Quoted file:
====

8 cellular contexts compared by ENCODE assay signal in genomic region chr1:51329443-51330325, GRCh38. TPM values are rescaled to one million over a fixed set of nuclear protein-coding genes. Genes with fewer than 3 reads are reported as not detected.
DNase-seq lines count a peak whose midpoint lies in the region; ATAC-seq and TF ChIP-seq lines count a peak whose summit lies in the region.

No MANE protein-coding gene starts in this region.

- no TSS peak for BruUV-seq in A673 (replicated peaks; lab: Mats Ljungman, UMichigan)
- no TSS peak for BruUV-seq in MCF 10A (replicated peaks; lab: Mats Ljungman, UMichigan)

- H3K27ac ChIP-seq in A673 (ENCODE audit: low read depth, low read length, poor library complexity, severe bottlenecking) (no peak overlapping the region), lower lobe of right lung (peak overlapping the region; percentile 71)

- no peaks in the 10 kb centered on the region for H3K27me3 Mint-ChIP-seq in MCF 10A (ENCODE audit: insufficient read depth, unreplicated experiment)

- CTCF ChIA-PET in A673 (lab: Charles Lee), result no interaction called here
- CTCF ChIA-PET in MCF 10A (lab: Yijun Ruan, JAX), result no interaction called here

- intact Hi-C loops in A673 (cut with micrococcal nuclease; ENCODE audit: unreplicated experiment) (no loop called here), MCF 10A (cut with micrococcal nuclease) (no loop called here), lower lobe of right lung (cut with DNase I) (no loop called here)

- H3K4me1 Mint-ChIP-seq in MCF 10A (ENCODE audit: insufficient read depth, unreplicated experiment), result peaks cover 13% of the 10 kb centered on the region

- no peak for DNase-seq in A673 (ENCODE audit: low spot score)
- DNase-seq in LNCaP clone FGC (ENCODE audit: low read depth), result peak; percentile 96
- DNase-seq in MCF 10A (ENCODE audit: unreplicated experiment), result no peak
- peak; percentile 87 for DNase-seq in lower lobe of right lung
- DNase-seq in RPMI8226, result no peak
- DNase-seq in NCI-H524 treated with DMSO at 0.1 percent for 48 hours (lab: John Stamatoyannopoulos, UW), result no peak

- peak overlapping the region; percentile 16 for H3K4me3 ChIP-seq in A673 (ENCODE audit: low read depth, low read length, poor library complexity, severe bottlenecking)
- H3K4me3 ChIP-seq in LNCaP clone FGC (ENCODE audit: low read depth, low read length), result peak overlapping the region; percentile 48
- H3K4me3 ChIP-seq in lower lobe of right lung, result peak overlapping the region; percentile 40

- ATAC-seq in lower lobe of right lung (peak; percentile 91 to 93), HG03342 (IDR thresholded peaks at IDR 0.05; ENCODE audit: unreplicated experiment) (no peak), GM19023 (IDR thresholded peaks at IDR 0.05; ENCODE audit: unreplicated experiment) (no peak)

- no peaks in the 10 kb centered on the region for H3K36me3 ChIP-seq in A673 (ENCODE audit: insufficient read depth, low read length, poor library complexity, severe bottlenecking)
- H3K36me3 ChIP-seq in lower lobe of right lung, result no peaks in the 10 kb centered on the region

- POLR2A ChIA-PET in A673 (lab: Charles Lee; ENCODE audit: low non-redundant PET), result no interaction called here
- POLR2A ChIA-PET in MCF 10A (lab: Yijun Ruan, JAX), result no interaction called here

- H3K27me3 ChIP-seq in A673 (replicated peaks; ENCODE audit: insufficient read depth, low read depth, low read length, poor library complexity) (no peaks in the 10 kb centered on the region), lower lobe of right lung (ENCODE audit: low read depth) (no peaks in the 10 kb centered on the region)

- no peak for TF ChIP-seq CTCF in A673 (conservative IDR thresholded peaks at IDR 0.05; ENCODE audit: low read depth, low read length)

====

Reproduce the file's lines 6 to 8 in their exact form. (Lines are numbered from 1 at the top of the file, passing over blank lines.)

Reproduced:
- H3K27ac ChIP-seq in A673 (ENCODE audit: low read depth, low read length, poor library complexity, severe bottlenecking) (no peak overlapping the region), lower lobe of right lung (peak overlapping the region; percentile 71)

- no peaks in the 10 kb centered on the region for H3K27me3 Mint-ChIP-seq in MCF 10A (ENCODE audit: insufficient read depth, unreplicated experiment)

- CTCF ChIA-PET in A673 (lab: Charles Lee), result no interaction called here